IT teams will continue to turn to hyperconverged infrastructure (HCI) to modernise their infrastructure, applications and hybrid cloud environments in 2022, with HCI expected to drive containers, disaggregated resourcing and public cloud integration strategies this year.
“More often than not, enterprises are now modernising in place to support applications and processes rather than migrating everything to cloud, since hybrid environments ultimately provide a more dynamic and flexible IT experience than either private or public clouds alone,” said Christian Perry, senior research analyst covering IT infrastructure at 451 Research, in a recently published report.
The research firm’s new report is based off its ‘Hyperconverged Infrastructure Strategy, & Workloads’ study that it conducted on IT organisations around HCI deployments, market trends and use cases. In 2022, the research firm expects that a majority of HCI deployments across all major industries will be driven by five main use cases: edge deployments, mission-critical applications, disaster recovery, modern applications and hybrid cloud.
“Our research shows that HCI is up for the task, as steady innovation across all of these areas now positions HCI as highly effective infrastructure for transitioning to modern IT operations,” said Perry. “HCI may appear to be simply a one-stop shop for the latest and greatest infrastructure technologies, but the reality is far deeper, as current HCI users are leaning on it heavily as a holistic [solution] for IT transformation, both inside and outside of their data centres.”
Modern applications, Kubernetes
HCI has evolved to support modern applications that are integrated across private, hybrid and public clouds. Organisations are turning to HCI to consolidate application deployment on a platform engineered for the nuances of modern or cloud-native requirements.
According to 451 Research’s study, 45 perfect of organizations using HCI have deployed Kubernetes on their hyperconverged platforms in 2021, up from 29 percent in 2020. Another 33 percent of organizations have Kubernetes on HCI in the proof-of-concept stage.
Specifically, businesses are now using HCI along with Kubernetes to accelerate software updates, enable microservices, ease deployment of stateless and stateful applications, as well as shift on-premises applications to public cloud environments.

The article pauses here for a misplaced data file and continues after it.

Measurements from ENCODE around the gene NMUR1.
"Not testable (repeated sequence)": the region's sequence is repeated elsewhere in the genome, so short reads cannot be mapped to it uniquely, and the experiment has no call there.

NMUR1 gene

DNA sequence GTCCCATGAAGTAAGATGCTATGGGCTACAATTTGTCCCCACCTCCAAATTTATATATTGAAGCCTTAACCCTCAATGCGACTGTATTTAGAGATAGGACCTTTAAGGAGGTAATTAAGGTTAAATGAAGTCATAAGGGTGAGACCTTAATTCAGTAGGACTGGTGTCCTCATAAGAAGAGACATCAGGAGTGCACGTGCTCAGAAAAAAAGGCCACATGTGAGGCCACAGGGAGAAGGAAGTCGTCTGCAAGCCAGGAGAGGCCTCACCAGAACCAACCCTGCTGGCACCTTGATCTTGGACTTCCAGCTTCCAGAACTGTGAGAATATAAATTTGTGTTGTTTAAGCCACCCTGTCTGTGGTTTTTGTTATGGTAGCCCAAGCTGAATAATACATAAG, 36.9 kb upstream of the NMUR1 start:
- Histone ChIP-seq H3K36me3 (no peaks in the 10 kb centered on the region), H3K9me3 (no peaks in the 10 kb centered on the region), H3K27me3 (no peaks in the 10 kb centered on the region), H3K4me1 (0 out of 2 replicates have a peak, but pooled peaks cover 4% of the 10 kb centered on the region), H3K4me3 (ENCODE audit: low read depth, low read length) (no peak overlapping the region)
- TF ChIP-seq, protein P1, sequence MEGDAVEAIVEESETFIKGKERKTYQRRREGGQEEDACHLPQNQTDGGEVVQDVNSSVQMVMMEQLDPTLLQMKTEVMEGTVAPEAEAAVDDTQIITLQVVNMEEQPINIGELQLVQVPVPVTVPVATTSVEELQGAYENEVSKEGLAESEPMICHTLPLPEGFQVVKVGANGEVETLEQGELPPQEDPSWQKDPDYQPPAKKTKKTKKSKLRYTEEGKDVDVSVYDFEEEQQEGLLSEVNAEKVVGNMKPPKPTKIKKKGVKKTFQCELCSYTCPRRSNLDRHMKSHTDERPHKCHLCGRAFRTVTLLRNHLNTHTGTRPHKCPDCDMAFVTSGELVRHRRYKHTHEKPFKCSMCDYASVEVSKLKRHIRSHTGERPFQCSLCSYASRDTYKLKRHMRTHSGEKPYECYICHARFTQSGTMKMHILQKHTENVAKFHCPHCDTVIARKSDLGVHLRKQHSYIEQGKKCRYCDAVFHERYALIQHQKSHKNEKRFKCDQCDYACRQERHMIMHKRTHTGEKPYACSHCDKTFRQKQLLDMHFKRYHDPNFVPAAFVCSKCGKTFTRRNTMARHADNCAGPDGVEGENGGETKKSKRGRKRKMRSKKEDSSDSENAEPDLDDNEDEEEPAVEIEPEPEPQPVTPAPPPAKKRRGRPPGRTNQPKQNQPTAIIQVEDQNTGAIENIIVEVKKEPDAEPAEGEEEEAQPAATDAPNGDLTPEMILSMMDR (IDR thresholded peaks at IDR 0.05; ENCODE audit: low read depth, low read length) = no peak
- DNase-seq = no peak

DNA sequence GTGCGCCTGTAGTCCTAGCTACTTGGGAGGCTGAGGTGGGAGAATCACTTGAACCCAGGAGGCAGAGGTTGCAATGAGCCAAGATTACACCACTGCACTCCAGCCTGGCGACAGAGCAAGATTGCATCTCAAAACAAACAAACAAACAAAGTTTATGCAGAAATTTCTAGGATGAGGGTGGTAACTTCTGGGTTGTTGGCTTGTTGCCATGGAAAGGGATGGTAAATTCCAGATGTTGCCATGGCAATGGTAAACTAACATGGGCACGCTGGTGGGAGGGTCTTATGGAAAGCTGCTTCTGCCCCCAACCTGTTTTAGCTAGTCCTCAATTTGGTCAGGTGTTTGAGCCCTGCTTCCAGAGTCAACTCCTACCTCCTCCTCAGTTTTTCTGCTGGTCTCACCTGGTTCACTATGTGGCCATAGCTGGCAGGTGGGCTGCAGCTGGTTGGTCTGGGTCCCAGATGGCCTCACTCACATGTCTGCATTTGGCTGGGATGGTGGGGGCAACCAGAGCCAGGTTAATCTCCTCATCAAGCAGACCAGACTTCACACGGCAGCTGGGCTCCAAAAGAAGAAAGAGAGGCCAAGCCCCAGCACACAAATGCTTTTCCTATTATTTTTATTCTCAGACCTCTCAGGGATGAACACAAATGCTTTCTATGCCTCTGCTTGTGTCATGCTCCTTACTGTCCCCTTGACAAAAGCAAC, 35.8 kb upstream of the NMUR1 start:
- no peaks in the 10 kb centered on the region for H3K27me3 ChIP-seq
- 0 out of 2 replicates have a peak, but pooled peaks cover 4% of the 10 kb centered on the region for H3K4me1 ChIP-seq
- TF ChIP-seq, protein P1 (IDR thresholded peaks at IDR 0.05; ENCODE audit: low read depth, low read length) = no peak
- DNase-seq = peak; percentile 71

Most forward-looking organisations are striving create a hybrid cloud IT environment for their businesses, which is one of the most challenging things to do given the difficulty in managing all of the various products and components. Hyperconverged infrastructure has emerged as a logical choice for hybrid cloud deployments due to HCI’s inherently simplified design and ease of management that customers can quickly deploy without the need for specialized skills.
When integrated natively with broader virtualisation, container and cloud platforms, HCI not only becomes a one-stop shop for application deployment across the enterprise, but also for flexible resource deployment in any location.
According to 451 Research, 45 percent of respondents who implemented HCI for hybrid cloud said they like the easy IT resource scaling in response to changing circumstances, while 41 percent said HCI helped consolidate different IT environments under a single management framework.
Edge computing and ROBO
Edge computing is becoming a major investment for organisations seeking to capitalize on opportunities beyond core data centres and major public cloud regions. There are many challenges to deploying stand-alone servers, storage and networking products at edge locations, such as scaling limitations and complex management. HCI is a strong use case for edge computing due to intrinsic design that can eliminate complexity challenges.
Approximately 33 percent of respondents deployed HCI in remote office/branch office (ROBO) locations in 2021, up from 19 percent in 2020, according to 451 Research’s study. Around 15 percent of respondents deployed HCI in edge locations in 2021, up from 9 percent in 2020.
This growth in edge and ROBO locations is due to hyperconverged infrastructure’s deployment options capabilities to fit almost any environment, regardless of space limitations as well as its strength in remote management.
According to 451 Research’s study, 41 percent of respondents said they are leveraging HCI for database and data warehousing critical workloads, as well as for data analytics and business intelligence workloads. Approximately 39 percent of respondents were leveraging HCI for cybersecurity workloads, while 30 percent use HCI for CRM around sales and marketing.
HCI is now a proven solution to simplify IT environments and optimize critical workloads like Microsoft SQL Server, Oracle databases, Microsoft Exchange or SAP HANA. The market leading vendors in this space—such as Dell Technologies, VMware, Hewlett Packard Enterprise, Lenovo and Nutanix—continue to improve the performance, scalability and management of these applications.
Nearly one-third of surveyed organisations had experienced an outage in the past two years, with 61 percent saying outages have cost their businesses over $100,000.
Heavier data consumption is challenging traditional models for disaster recovery (DR) solution which are not always designed to support hybrid cloud ecosystems and the requirements of cloud-native applications. HCI continues to fill the gaps with native DR integration designed to be flexible with modern, cloud-heavy requirements.
Disaster recovery integrated into HCI platforms require no specialized management tools or connections, which benefits DR and other remote sites with limited or no local IT staff. DR benefits from HCI’s built-in automation and testing that lets managers quickly assign IP address changes during failover and consistently test their DR plans without disruption.